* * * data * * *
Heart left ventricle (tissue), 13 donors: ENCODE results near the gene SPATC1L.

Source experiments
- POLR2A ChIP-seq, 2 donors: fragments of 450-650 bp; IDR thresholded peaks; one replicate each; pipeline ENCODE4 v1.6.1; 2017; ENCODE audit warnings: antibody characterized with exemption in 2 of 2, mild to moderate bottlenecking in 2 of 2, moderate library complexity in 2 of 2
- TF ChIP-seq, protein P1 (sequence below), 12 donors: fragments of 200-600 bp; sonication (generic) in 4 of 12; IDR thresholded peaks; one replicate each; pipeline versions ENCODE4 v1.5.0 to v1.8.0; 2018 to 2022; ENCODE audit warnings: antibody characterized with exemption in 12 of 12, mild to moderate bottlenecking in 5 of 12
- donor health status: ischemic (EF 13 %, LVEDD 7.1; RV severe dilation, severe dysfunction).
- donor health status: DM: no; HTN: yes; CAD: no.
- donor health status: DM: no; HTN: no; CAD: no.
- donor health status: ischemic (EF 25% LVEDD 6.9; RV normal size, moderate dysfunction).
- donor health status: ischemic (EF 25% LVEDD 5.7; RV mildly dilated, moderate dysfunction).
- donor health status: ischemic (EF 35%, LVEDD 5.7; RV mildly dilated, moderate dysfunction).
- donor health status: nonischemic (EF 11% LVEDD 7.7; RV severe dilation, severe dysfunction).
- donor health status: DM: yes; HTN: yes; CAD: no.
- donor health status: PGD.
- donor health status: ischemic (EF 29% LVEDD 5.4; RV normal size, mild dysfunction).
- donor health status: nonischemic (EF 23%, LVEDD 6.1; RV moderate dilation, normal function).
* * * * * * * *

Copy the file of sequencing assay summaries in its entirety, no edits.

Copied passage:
Heart left ventricle (tissue), 13 donors: ENCODE results near the gene SPATC1L.

Source experiments
- POLR2A ChIP-seq, 2 donors: fragments of 450-650 bp; IDR thresholded peaks; one replicate each; pipeline ENCODE4 v1.6.1; 2017; ENCODE audit warnings: antibody characterized with exemption in 2 of 2, mild to moderate bottlenecking in 2 of 2, moderate library complexity in 2 of 2
- TF ChIP-seq, protein P1 (sequence below), 12 donors: fragments of 200-600 bp; sonication (generic) in 4 of 12; IDR thresholded peaks; one replicate each; pipeline versions ENCODE4 v1.5.0 to v1.8.0; 2018 to 2022; ENCODE audit warnings: antibody characterized with exemption in 12 of 12, mild to moderate bottlenecking in 5 of 12
- donor health status: ischemic (EF 13 %, LVEDD 7.1; RV severe dilation, severe dysfunction).
- donor health status: DM: no; HTN: yes; CAD: no.
- donor health status: DM: no; HTN: no; CAD: no.
- donor health status: ischemic (EF 25% LVEDD 6.9; RV normal size, moderate dysfunction).
- donor health status: ischemic (EF 25% LVEDD 5.7; RV mildly dilated, moderate dysfunction).
- donor health status: ischemic (EF 35%, LVEDD 5.7; RV mildly dilated, moderate dysfunction).
- donor health status: nonischemic (EF 11% LVEDD 7.7; RV severe dilation, severe dysfunction).
- donor health status: DM: yes; HTN: yes; CAD: no.
- donor health status: PGD.
- donor health status: ischemic (EF 29% LVEDD 5.4; RV normal size, mild dysfunction).
- donor health status: nonischemic (EF 23%, LVEDD 6.1; RV moderate dilation, normal function).